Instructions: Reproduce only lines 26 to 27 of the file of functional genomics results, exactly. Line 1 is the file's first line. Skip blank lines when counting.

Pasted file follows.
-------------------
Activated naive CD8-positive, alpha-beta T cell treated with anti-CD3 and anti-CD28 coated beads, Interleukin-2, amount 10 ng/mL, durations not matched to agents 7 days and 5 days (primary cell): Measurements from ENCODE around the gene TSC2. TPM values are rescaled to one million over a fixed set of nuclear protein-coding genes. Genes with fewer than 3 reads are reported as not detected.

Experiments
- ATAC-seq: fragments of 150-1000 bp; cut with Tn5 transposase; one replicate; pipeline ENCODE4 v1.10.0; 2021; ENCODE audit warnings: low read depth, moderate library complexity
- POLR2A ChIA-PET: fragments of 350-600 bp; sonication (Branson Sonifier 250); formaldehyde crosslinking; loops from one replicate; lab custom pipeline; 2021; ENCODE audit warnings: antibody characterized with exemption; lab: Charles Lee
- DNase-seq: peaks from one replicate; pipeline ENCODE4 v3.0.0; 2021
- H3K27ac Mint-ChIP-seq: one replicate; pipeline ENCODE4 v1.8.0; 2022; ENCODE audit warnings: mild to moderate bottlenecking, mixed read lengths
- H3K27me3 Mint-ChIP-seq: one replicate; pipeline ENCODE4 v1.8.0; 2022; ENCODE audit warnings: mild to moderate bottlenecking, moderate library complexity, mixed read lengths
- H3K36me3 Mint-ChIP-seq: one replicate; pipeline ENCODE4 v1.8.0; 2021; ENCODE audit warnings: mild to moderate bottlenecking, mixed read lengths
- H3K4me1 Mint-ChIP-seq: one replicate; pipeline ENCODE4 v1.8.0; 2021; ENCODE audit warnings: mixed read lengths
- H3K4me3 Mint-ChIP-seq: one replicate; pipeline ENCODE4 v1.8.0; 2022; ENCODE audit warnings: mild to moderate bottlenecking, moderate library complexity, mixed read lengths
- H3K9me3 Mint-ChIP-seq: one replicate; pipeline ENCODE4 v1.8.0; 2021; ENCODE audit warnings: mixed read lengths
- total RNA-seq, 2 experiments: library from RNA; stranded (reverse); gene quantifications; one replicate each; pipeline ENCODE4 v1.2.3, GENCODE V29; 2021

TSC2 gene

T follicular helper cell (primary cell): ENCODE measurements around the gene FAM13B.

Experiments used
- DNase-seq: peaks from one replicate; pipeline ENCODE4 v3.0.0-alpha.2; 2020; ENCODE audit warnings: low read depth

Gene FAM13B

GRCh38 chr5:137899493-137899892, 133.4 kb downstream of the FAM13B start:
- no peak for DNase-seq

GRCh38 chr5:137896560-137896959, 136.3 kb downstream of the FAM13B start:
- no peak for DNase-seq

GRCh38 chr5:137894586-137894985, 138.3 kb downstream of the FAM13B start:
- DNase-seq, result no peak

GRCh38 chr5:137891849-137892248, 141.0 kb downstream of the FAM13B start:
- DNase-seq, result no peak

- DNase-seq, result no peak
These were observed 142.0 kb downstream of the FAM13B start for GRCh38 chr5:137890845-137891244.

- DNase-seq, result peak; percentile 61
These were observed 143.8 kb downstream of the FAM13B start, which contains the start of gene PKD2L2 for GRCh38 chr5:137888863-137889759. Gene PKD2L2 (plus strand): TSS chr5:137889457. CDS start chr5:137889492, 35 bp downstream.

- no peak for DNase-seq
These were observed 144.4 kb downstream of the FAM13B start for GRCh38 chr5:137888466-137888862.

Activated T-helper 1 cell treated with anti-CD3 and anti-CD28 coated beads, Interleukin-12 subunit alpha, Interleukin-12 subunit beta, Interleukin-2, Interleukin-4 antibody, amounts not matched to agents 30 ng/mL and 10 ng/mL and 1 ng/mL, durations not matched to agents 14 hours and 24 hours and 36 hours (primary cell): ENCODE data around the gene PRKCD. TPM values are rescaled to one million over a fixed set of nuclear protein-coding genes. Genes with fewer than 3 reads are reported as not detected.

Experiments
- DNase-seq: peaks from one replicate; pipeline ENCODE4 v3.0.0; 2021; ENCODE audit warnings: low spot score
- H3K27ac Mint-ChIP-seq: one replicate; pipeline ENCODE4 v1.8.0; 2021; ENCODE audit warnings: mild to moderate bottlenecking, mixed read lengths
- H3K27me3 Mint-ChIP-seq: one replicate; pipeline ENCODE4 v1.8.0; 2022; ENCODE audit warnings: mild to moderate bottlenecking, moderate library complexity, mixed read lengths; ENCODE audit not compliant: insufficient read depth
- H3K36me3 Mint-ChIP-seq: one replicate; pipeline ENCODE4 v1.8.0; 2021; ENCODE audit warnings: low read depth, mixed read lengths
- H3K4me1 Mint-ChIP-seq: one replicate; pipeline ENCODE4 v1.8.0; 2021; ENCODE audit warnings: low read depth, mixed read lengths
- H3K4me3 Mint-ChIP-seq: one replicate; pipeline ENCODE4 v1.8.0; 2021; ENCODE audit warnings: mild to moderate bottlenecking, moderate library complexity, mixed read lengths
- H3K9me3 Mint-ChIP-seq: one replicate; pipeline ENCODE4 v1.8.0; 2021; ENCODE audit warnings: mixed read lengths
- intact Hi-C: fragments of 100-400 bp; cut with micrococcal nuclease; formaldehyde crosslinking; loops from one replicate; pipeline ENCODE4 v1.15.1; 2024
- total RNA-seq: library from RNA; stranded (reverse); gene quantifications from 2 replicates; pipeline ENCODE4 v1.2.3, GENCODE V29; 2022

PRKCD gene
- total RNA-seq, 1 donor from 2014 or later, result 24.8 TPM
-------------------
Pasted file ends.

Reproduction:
- DNase-seq, result no peak
These were observed 142.0 kb downstream of the FAM13B start for GRCh38 chr5:137890845-137891244.